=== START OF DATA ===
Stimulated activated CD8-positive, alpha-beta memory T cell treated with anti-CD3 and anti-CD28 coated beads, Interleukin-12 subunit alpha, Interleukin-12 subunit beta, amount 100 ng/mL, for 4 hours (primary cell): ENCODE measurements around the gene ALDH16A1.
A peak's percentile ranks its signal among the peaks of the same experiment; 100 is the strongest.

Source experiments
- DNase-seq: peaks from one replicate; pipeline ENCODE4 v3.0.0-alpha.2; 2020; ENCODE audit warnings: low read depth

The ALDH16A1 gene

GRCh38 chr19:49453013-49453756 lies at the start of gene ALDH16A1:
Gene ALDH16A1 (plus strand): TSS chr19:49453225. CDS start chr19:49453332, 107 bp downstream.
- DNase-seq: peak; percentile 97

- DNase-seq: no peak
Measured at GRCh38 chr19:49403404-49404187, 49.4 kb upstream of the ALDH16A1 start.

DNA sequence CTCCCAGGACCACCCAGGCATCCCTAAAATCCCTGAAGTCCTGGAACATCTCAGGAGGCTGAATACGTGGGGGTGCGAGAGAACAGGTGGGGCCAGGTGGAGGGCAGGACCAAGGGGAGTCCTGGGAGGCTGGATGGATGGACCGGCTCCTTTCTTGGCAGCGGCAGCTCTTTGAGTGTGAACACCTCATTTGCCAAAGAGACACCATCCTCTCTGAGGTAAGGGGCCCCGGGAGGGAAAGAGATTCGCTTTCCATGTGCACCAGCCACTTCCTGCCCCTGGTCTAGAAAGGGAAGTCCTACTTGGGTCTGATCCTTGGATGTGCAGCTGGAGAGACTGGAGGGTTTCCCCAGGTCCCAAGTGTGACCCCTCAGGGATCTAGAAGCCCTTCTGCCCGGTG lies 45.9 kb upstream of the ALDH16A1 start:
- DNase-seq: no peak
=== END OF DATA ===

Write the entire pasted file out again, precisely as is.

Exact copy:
Stimulated activated CD8-positive, alpha-beta memory T cell treated with anti-CD3 and anti-CD28 coated beads, Interleukin-12 subunit alpha, Interleukin-12 subunit beta, amount 100 ng/mL, for 4 hours (primary cell): ENCODE measurements around the gene ALDH16A1.
A peak's percentile ranks its signal among the peaks of the same experiment; 100 is the strongest.

Source experiments
- DNase-seq: peaks from one replicate; pipeline ENCODE4 v3.0.0-alpha.2; 2020; ENCODE audit warnings: low read depth

The ALDH16A1 gene

GRCh38 chr19:49453013-49453756 lies at the start of gene ALDH16A1:
Gene ALDH16A1 (plus strand): TSS chr19:49453225. CDS start chr19:49453332, 107 bp downstream.
- DNase-seq: peak; percentile 97

- DNase-seq: no peak
Measured at GRCh38 chr19:49403404-49404187, 49.4 kb upstream of the ALDH16A1 start.

DNA sequence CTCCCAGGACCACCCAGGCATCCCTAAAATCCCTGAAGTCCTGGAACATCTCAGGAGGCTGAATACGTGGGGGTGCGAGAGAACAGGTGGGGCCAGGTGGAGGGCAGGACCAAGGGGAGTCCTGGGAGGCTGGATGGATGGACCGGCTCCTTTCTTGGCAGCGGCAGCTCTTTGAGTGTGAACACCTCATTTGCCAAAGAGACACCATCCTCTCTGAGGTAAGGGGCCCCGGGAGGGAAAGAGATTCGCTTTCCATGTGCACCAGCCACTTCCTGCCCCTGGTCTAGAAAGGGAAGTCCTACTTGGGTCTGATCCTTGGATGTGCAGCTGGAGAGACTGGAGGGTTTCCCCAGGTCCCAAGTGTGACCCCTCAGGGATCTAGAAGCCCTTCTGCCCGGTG lies 45.9 kb upstream of the ALDH16A1 start:
- DNase-seq: no peak